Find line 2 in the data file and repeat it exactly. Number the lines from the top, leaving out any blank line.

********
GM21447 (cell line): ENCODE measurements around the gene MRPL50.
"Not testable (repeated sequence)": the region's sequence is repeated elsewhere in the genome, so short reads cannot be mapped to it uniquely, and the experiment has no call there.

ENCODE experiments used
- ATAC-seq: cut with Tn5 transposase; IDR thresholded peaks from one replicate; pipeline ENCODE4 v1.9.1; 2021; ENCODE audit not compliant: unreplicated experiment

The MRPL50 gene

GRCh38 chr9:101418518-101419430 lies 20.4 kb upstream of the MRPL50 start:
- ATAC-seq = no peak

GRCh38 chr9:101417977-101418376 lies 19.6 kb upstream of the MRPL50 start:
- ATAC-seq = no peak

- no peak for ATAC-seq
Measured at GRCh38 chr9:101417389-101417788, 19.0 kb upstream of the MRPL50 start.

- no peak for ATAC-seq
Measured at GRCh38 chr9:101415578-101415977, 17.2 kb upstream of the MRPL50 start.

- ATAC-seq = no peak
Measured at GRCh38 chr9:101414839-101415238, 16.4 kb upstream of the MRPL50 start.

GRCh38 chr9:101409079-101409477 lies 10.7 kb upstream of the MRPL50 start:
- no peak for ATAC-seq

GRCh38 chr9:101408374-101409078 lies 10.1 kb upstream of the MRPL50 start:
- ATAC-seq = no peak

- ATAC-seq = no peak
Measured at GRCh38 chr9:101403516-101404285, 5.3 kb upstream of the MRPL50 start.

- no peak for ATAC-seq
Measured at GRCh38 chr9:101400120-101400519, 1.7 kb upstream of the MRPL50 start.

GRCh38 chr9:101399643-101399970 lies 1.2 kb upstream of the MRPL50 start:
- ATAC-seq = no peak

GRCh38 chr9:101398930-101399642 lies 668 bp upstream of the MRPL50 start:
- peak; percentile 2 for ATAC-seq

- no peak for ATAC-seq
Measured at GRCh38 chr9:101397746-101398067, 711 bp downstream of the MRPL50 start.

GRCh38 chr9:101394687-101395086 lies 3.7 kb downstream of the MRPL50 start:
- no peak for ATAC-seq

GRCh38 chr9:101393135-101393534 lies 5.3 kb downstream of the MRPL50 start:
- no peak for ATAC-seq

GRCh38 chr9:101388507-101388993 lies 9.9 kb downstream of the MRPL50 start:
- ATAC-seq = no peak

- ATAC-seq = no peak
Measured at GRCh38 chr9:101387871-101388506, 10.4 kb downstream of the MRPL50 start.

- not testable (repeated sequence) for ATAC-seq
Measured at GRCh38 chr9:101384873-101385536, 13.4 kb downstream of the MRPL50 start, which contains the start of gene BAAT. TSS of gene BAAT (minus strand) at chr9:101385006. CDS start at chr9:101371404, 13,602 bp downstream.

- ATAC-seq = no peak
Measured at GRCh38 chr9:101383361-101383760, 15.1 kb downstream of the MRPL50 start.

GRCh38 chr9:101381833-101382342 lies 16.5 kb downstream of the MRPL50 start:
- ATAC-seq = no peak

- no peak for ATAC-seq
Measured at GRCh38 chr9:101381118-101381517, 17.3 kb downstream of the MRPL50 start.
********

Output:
"Not testable (repeated sequence)": the region's sequence is repeated elsewhere in the genome, so short reads cannot be mapped to it uniquely, and the experiment has no call there.